Wallace accepted the challenge, in part because of the problems plaguing the city (a criminal scandal within the police department, a serious budget deficit, a chaotic water and sewer department), and in part because it appeared that a black candidate actually had a chance to win the mayor's job. Wallace himself took some credit for the latter development: For the first time in the city's history, more black residents were registered to vote than whites.
"That's one thing I discovered when I came back home [from college]," Wallace recalls. "I studied politics, and they had not had that kind of approach. They would just go out and have a few rallies, but they didn't do the pragmatic ABC's of putting a campaign together. I did research -- what kind of voting numbers were coming out of the black precincts. They were low, way out of proportion to the population.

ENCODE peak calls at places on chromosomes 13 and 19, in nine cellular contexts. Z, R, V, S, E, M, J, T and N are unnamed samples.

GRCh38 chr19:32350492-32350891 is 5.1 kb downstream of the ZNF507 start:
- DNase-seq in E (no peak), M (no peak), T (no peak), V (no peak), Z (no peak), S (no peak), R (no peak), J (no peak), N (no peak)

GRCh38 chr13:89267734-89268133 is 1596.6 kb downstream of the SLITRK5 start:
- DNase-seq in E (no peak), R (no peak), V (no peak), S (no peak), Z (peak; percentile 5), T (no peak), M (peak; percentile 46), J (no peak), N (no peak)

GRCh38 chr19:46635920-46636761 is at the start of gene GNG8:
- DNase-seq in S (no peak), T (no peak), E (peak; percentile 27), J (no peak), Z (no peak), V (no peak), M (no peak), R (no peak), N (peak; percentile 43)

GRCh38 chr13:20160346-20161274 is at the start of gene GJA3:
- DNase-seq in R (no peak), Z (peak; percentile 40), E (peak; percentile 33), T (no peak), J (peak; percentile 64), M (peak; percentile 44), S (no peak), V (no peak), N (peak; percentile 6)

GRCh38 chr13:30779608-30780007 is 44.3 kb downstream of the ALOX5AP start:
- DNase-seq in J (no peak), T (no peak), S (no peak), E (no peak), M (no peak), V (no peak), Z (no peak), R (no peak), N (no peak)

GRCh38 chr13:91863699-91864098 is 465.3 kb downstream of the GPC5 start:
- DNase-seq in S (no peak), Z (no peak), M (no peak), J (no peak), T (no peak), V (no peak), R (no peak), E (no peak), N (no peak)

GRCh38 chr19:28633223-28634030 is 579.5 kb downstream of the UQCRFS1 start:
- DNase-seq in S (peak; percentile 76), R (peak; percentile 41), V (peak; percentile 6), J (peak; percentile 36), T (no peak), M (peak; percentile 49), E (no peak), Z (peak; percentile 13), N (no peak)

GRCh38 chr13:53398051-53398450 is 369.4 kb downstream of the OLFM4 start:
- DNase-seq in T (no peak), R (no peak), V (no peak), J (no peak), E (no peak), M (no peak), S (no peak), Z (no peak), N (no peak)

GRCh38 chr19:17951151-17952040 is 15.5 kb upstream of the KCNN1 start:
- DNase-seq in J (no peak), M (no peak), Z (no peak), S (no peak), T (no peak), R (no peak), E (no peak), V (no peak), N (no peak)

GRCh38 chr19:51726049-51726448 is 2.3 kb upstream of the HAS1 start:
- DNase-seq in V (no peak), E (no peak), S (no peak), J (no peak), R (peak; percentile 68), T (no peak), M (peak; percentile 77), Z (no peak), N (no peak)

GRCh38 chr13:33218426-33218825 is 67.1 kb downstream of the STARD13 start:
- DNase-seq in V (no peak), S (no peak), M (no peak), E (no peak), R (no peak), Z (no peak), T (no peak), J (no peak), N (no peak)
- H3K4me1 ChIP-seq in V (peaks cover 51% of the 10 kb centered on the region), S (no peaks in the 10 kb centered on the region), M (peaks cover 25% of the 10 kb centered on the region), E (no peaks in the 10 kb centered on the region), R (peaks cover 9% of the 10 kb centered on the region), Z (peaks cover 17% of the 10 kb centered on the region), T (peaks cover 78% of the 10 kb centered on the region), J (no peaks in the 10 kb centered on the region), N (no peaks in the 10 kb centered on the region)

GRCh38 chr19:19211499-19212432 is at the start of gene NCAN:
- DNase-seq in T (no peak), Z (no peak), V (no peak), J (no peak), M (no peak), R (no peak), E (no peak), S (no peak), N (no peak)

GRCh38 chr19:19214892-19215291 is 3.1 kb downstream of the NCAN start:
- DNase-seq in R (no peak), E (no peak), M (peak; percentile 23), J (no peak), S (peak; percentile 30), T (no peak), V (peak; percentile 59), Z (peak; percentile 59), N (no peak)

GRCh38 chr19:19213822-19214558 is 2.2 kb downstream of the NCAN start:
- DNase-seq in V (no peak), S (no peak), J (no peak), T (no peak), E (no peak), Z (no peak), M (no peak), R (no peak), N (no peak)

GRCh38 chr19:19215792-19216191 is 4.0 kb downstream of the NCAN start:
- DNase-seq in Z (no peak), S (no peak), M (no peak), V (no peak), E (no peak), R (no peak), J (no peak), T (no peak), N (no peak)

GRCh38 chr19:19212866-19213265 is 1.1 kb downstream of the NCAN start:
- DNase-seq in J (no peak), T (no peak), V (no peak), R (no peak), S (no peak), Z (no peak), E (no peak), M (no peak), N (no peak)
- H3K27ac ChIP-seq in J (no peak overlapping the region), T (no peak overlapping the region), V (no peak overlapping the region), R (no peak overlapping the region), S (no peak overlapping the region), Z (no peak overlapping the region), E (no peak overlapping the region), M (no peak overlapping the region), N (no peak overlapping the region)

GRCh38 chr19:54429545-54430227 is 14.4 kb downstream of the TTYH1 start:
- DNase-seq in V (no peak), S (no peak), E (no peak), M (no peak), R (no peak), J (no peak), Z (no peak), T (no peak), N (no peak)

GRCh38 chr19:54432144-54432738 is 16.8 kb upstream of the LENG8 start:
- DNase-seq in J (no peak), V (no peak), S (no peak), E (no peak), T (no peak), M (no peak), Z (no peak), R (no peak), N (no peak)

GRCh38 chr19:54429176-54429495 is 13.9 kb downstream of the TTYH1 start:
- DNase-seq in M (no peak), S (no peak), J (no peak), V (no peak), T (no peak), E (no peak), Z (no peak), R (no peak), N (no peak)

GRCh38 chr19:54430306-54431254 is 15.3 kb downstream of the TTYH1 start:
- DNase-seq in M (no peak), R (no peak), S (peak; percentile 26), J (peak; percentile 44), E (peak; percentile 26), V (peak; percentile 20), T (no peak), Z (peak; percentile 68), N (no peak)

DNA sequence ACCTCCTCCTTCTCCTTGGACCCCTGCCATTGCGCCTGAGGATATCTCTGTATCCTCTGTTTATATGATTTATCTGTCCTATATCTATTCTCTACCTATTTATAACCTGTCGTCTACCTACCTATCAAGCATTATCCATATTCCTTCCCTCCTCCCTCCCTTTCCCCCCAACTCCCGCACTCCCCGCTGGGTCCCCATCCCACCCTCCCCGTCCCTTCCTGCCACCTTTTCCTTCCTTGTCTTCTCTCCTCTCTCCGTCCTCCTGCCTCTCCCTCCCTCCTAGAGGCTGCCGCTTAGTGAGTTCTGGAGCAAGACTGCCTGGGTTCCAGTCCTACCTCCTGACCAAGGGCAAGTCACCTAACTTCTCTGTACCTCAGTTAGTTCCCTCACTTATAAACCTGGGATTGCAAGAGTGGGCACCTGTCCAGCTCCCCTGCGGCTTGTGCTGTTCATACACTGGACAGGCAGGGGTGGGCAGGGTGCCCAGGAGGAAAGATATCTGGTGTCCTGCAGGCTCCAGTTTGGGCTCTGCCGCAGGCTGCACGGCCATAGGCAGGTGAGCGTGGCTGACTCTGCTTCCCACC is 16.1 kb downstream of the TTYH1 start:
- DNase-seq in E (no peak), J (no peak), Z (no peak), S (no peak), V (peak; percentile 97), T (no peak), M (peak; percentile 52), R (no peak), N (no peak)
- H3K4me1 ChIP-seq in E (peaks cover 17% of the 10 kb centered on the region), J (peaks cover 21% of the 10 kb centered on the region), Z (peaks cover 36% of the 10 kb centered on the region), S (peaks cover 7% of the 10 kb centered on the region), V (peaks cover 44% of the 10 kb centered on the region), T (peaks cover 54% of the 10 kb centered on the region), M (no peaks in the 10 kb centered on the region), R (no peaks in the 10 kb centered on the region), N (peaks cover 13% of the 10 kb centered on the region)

"This is a sleeping giant," he remembers thinking. "They got the voters here but they're not voting. There needed to be an inspiration for them [Florida City's blacks] to do so. Once they discovered that they could actually elect a candidate by rising up and voting, they have been voting ever since -- and my candidacy did that."
Incumbent Mayor John Calautti, a 38-year resident of Florida City, was hoping to win his third term, but he found Wallace campaigning intensely, door to door, in the white neighborhoods as well as the black sections in the north part of town. When the ballots were counted, Wallace had captured two votes for every one of Calautti's, a stunning victory. On his coattails, Wallace brought along commission candidates as well, and for the first time the five-member commission boasted a black majority.